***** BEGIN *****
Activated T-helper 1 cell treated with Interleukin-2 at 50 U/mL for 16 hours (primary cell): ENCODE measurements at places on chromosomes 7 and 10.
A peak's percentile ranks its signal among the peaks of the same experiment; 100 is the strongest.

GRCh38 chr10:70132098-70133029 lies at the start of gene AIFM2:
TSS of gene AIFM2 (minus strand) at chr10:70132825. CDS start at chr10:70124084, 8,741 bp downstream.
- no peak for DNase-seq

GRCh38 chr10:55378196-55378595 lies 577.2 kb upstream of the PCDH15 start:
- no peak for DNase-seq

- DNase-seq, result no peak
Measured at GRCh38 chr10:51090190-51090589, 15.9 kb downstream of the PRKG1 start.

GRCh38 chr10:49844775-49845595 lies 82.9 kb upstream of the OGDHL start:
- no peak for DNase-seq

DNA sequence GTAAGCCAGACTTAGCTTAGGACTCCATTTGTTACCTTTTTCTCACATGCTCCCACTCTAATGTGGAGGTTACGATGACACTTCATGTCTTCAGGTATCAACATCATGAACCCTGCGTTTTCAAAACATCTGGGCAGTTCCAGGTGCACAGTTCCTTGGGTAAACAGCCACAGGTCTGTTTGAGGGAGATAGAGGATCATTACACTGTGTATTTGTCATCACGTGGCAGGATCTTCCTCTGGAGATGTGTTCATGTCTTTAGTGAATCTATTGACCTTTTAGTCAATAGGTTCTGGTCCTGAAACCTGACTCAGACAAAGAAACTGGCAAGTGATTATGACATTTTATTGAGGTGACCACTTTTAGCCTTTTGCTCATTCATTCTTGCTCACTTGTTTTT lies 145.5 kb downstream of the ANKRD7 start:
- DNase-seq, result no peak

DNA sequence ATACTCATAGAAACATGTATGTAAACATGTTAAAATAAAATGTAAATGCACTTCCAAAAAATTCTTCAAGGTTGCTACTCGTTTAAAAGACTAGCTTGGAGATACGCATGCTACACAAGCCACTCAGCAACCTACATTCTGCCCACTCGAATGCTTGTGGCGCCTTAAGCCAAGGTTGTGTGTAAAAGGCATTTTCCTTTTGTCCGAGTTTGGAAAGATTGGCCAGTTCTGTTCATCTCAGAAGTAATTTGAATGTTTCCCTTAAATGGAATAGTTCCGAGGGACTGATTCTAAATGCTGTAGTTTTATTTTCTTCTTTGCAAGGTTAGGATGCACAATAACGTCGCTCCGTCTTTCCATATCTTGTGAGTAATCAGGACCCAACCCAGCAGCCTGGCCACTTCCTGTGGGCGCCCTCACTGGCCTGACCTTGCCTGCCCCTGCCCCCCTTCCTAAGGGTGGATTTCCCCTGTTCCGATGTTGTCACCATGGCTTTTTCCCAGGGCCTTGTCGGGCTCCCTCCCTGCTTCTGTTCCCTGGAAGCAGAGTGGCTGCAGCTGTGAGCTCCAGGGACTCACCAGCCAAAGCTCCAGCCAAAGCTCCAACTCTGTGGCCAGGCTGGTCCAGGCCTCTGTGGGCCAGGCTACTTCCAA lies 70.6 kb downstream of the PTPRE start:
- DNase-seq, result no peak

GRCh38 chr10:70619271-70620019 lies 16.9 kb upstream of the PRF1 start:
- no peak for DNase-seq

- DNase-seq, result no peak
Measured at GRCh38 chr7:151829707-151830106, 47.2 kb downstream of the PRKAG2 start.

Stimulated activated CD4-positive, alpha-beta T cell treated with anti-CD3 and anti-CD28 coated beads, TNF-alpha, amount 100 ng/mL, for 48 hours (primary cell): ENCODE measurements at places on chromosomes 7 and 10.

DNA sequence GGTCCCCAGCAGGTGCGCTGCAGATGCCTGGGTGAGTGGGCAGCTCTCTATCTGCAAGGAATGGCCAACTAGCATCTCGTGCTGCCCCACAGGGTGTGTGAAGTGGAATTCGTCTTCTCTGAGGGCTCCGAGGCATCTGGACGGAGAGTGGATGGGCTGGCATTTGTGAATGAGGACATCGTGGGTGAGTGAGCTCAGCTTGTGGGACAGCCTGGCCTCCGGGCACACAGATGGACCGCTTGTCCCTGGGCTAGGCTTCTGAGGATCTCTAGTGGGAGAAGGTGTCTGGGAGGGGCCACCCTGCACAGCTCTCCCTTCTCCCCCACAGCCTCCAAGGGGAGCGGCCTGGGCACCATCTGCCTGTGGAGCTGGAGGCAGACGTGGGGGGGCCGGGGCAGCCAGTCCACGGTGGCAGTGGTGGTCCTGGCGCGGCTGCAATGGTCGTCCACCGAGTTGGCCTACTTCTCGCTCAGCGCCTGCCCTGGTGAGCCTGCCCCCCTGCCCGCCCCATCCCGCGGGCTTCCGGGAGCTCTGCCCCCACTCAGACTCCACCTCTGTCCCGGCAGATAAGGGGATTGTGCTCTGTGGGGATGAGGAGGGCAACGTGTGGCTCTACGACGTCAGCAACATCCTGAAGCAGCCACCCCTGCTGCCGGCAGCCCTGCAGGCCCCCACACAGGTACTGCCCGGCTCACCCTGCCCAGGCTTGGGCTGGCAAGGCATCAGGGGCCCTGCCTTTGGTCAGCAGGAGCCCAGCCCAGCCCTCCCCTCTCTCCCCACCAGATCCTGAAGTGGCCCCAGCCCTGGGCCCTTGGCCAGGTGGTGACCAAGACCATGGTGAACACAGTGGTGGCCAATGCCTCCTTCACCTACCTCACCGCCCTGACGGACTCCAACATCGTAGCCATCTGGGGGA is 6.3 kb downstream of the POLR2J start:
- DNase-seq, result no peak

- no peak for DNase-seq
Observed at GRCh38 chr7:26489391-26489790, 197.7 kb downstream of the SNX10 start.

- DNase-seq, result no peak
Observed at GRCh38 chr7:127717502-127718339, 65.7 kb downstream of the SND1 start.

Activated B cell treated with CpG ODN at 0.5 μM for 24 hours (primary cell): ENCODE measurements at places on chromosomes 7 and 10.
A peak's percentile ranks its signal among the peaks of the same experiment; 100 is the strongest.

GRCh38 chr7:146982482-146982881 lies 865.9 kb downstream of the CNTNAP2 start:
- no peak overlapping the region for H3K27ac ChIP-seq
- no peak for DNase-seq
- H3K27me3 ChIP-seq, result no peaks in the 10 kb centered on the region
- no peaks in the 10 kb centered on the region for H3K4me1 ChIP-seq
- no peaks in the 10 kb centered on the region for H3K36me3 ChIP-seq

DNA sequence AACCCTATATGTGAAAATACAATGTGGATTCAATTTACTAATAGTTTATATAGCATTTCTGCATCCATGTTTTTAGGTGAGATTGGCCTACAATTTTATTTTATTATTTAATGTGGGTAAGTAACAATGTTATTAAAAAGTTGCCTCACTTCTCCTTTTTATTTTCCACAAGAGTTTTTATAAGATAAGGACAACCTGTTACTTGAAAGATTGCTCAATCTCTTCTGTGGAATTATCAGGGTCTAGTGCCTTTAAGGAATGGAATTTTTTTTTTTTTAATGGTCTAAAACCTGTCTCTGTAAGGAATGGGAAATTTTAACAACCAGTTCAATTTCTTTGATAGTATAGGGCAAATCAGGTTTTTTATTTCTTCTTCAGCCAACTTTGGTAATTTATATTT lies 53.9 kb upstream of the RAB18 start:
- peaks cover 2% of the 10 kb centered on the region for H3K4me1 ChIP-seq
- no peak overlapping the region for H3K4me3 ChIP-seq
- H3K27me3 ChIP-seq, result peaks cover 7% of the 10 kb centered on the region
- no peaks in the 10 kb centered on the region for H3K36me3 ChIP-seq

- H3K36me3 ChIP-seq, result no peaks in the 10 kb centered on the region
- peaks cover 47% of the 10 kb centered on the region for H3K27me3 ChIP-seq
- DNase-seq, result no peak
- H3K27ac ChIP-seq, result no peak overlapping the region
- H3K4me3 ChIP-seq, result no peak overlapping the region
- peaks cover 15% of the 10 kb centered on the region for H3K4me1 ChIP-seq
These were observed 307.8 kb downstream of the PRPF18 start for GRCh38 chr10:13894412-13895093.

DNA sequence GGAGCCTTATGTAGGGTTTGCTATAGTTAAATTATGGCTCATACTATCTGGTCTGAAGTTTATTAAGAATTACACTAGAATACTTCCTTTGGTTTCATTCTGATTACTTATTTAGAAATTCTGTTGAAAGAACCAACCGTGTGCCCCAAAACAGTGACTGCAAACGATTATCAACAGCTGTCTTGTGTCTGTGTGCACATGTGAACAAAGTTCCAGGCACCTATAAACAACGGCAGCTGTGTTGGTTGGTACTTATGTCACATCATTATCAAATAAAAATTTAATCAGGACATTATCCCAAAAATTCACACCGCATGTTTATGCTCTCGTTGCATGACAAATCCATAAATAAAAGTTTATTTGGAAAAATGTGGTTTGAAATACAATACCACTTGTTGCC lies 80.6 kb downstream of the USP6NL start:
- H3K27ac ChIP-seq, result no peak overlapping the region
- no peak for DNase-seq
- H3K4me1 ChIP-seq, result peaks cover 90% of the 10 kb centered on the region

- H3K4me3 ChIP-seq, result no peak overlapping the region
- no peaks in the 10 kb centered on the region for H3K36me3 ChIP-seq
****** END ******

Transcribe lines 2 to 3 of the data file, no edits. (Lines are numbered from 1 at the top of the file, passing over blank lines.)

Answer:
A peak's percentile ranks its signal among the peaks of the same experiment; 100 is the strongest.

GRCh38 chr10:70132098-70133029 lies at the start of gene AIFM2: